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Steve Yegge’s NBL

April 27, 2007 2 comments

Most readers of this blog would have read Steve Yegge’s prediction on the Next Big Language (NBL). In his post, Steve refused to actually name the language but he dropped hints on the language (languages?) he had in mind. Commenters on his blog tried guessing the language – JavaScript2, Erlang, Scala, Perl6 etc were mentioned. If I had to guess I would have guessed JavaScript2; but I am no expert in programing languages, so my strategy is to wait and watch.

But today, I was re-reading an old blog post and I was reminded of Steve’s prediction. Jarosaw “sztywny” Rzeszótko, a young Polish blogger, had send 10 questions to 8 famous programmers and he had posted their replies (I had written about it too). Here are some excerpts from that post:

Q. What do you think will be the next big thing in computer programming? X-oriented programming, y language, quantum computers, what?

Steve Yegge:
I think web application programming is gradually going to become the most important client-side programming out there. I think it will mostly obsolete all other client-side toolkits: GTK, Java Swing/SWT, Qt, and of course all the platform-specific ones like Cocoa and Win32/MFC/etc.

It’s not going to happen overnight. It’s very slowly been going that direction for ten years, and it could well be another ten years before web apps “win”. The tools, languages, APIs, protocols, and browser technology will all have to improve far beyond what you can accomplish with them today. But each year they get a little closer, and I’ve finally decided to switch all my own app development over to browser-based programming from now on.

Microsoft and Apple definitely don’t want this to happen, so a necessary first step will be for an open-source browser such as Firefox to achieve a dominant market position, which will in turn require some sort of Firefox-only killer app. (A killer app would be something like iTunes, something that everyone in the world wants to use, badly enough to download Firefox for it.)

Q. If you had three months to learn one relativly new technology, which one would You choose?

Steve Yegge:
I do happen to have 3 months (part-time), and I’m spending it learning Dojo (http://dojotoolkit.org) and advanced AJAX and DHTML. I’m learning it by writing a fairly ambitious web application. Dojo’s really cool, and I’m sure it will only improve with time.

sztywny made this post on Oct 16th 2006 and Steve made his NBL post on Feb 19th 2007. From the above snippet, I think Steve had JavaScript2 on his mind as the NBL.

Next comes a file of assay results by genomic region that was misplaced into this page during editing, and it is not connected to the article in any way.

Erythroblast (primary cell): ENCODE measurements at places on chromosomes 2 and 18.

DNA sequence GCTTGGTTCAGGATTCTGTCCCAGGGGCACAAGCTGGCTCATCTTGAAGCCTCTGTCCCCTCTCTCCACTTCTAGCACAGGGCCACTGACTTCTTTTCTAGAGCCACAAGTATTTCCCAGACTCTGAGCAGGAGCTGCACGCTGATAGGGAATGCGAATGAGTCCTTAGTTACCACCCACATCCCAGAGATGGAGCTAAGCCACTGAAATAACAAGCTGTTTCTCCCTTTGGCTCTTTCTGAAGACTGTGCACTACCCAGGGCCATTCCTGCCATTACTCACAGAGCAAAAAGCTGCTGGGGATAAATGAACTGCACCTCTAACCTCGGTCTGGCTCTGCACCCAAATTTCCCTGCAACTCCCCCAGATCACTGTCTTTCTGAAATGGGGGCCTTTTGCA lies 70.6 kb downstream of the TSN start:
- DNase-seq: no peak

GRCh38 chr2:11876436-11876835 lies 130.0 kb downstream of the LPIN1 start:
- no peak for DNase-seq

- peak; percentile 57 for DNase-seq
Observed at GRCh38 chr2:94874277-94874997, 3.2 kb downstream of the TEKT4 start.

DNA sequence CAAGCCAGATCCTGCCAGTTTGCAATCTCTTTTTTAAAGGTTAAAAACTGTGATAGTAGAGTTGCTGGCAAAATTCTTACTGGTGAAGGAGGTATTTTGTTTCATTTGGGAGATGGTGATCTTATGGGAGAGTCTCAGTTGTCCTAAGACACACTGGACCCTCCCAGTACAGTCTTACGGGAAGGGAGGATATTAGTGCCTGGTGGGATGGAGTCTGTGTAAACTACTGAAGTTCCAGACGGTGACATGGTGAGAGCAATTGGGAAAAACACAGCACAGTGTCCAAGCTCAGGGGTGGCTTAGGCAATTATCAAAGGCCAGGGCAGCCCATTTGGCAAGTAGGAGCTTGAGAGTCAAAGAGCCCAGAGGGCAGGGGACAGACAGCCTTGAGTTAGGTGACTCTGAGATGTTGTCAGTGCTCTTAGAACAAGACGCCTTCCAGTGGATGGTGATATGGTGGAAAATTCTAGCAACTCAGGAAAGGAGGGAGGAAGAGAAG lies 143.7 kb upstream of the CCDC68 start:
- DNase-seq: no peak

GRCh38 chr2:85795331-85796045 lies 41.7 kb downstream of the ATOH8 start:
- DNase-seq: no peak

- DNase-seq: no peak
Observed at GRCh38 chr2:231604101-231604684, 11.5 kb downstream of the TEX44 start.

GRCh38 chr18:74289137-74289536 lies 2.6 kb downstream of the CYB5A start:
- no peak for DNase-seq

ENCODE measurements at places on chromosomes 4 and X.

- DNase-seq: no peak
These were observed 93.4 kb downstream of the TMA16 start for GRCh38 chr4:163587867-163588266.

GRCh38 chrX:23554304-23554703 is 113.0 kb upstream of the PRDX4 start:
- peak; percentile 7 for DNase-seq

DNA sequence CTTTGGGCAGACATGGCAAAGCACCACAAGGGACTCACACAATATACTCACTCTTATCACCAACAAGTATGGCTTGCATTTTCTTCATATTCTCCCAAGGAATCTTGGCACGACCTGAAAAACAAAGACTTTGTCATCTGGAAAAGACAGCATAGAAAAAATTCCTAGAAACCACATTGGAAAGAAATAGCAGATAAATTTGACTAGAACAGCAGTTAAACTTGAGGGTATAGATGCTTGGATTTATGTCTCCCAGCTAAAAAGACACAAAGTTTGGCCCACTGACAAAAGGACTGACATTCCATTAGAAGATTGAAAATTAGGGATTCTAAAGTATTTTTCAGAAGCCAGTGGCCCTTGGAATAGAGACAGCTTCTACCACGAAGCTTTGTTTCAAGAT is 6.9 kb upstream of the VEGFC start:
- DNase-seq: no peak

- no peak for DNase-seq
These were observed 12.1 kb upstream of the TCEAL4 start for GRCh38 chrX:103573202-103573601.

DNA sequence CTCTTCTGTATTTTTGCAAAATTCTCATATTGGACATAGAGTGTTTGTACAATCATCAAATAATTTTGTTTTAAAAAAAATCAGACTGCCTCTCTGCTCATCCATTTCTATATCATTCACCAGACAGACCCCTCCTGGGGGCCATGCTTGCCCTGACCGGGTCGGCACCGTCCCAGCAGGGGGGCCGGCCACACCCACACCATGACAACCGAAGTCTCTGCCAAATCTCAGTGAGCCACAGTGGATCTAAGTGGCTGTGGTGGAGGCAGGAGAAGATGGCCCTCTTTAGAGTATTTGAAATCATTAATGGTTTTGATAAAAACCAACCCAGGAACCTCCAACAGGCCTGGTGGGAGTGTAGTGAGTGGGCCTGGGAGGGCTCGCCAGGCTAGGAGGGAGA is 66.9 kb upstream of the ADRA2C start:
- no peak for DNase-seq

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Categories: browser, javascript, software, tech

Splash screen for a javascript application

January 6, 2007 3 comments

At work we are developing a web application that is delivered in a single-page (like GMail, Yahoo! Mail etc). We use the Dojo javascript framework.

Our homepage has multiple javascript widgets. When a user gets to the homepage, the browser downloads the HTML, javascript and CSS files and there is a delay before the DOM elements are decorated and laid out properly. During this delay the user gets to see a partially loaded page. The user can’t start using the application unless the whole page is laid out well, so showing a partially loaded ugly page is not desirable. Yahoo! Mail shows a splash screen of Liam, their mascot, while the application is being loaded – I wanted to implement the same feature for my application.

Searching the Dojo mailing list, I was able to figure out how do this. Essentially you have two DIVs on the homepage – one with the splash screen and one with the real LayoutContainer holding the application widgets. Initially the splash DIV is shown, and the real DIV is hidden. When the page finishes loading and after all widgets are laid out properly, the splash DIV will be hidden and the real DIV would be shown.


function show_main_gui() {
    dojo.byId("splash").style.display = "none";
    dojo.lfx.fadeShow("real", 100);
}
dojo.addOnLoad(show_main_gui);
<div id="splash" style="position: absolute; top: 200px; width: 100%;z-index: 100;">
   <div align=center>
        <img src="images/throbber.gif"/>
   </div>
</div>

<div id="real" dojoType="LayoutContainer"
    style="opacity: 0.01;filter:progid:DXImageTransform.Microsoft.Alpha(opacity=1);">
...
</div>

I got the throbber built at ajaxload.info – it is a great site for making throbber images.

Categories: browser, dojo, javascript, tech